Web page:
Bennett to PM: Religious Zionists don’t work for you

Orlev takes credit for preventing debate in party race, blasts Bennet for lack of political experience.

August 29, 2012 02:05
2 minute read.
Naftali Bennett 521

Naftali Bennett 521. (photo credit: Courtesy)


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Habayit Hayehudi leadership candidate Naftali Bennett fiercely attacked Prime Minister Binyamin Netanyahu at an event featuring the three contenders for the chairmanship of the party Tuesday night at the Jerusalem College of Technology.

Bennett, who served as Netanyahu’s bureau chief when he was opposition leader, made a reference to the significant proportion of the prime minister’s staff who happen to be religious Zionists – while there are no knitted kippot in Netanyahu’s inner security cabinet.

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“I have a message for Netanyahu,” Bennett said. “We don’t work for you anymore. Religious Zionists will no longer be the whipping boy of Israeli politics.”

Asked about reports that the prime minister has interfered in the race in an effort to harm him, Bennett said: “I think Netanyahu prefers that Habayit Hayehudi remain a weak party that won’t give him problems. Now polls say we would take three seats from him. The stronger we get, the more he will interfere.”

Bashing his competition in the race, MK Zevulun Orlev, who served as social welfare minister until shortly before the Gaza Strip withdrawal, Bennett said he would not have stayed for a minute in a government that gave land to Israel’s enemies.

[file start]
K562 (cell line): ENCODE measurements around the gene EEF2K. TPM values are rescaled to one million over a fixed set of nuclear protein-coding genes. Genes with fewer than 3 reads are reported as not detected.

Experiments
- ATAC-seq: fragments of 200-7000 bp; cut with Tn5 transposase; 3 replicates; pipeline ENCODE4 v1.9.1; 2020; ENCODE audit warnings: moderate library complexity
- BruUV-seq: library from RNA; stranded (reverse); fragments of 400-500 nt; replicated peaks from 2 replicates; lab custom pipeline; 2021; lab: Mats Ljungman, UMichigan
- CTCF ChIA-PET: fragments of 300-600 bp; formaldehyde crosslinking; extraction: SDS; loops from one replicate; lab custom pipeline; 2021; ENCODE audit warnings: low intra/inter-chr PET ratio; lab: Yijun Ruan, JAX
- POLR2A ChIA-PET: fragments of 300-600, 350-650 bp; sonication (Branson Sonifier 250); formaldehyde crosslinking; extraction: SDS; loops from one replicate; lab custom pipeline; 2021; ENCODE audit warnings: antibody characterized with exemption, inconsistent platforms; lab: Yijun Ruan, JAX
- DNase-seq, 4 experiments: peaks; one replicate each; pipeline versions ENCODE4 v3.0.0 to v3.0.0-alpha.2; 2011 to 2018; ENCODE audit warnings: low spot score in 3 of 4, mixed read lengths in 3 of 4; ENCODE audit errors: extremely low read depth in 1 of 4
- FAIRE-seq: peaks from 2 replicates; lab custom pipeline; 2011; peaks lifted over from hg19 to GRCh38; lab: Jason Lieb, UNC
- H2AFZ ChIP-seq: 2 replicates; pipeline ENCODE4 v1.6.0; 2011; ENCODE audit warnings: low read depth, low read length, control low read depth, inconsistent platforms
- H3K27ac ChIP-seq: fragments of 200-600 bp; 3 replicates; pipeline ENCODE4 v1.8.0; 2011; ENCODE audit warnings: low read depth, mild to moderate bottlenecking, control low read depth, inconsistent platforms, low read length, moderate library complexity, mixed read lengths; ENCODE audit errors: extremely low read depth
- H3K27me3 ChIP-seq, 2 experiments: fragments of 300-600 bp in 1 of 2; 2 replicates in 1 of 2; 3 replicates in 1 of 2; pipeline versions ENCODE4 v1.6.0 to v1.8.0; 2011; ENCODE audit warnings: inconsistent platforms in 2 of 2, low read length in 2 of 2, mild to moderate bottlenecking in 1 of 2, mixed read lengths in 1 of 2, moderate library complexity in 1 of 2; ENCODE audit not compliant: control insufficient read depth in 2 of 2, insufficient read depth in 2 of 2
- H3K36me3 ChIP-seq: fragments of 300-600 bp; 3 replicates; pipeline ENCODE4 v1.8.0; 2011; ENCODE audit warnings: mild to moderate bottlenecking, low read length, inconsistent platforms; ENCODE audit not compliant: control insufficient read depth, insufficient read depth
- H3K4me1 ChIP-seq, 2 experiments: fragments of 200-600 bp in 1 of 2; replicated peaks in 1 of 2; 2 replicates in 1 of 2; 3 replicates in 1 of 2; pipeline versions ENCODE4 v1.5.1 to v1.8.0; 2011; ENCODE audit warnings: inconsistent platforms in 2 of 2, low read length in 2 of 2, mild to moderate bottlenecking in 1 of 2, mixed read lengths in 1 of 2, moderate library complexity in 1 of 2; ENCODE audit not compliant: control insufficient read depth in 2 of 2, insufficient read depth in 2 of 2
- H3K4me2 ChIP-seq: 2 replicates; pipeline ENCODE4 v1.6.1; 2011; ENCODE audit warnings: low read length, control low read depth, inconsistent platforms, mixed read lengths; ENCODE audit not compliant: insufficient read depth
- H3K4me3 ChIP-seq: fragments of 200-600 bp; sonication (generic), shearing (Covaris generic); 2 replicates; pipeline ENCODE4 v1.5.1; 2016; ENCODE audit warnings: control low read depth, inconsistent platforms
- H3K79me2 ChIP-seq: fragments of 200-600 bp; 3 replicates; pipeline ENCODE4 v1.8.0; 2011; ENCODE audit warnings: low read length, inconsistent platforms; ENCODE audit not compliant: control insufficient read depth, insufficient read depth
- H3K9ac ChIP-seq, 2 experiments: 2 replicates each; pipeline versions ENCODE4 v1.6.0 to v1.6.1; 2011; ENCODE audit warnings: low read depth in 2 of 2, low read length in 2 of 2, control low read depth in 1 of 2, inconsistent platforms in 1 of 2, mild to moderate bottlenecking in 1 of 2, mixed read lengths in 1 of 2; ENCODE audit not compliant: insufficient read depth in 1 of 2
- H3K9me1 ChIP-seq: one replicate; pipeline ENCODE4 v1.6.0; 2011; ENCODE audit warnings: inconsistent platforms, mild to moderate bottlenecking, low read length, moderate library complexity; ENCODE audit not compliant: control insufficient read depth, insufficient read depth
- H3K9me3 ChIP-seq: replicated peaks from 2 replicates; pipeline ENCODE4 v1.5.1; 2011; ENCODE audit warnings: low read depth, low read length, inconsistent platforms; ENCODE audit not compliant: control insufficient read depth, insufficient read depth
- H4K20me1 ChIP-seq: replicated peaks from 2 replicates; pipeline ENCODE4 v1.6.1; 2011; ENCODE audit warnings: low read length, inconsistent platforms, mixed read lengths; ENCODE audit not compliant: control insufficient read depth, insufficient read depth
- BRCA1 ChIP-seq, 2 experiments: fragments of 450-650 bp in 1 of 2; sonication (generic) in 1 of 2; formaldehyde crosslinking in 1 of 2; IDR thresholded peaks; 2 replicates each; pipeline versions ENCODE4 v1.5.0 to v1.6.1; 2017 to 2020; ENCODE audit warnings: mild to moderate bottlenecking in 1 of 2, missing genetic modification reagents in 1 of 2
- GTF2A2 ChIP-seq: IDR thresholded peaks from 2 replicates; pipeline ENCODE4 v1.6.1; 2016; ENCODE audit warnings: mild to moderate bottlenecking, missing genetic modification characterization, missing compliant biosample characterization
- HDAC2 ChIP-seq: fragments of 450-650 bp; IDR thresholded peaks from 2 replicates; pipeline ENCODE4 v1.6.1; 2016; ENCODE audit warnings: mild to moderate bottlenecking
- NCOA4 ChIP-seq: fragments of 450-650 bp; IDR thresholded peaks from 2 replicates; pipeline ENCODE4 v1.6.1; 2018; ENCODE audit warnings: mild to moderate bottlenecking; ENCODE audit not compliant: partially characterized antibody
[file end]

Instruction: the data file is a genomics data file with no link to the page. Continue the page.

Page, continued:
Orlev blasted Bennett for lacking political experience and for his plan to open up the party to secular Israelis. He said there was no time to have another party leader that needs lessons in how the Knesset works.

“We are a religious party before a nationalist party,” Orlev said. “All our representatives need to have deep roots so our views will be grounded in our religion and our land. Politics is not a reality show. You need experience.


I told Bennett: ‘Run for Knesset. There is plenty of time for you to head the party later on.’” The conference was initially intended to be a debate between the candidates, but because Orlev vowed to boycott such an event, the candidates spoke separately.

“I am looking for debates with other parties,” Orlev said.

“The day after the election, we have to be in the same party. I strongly believe that parties must handle elections with respect, and we are.”

The candidates each claimed to be winning Habayit Hayehudi’s membership drive, which is expected to decide the November 6 election. Bennett said a new supporter was joining the party on his website every three minutes, and he later proved it by displaying the new members and their contact information as they were coming in.

Orlev said that his supporters were joining at a rate of one every 10 seconds. Both Orlev and the incumbent Habayit Hayehudi chairman, Science and Technology Minister Daniel Herschkowitz, vowed that his membership drive would surprise the press and the public.

“In politics there is just as much psychological warfare as in the army,” Herschkowitz said. “I have my doubts that any candidate will register as many members as me.”

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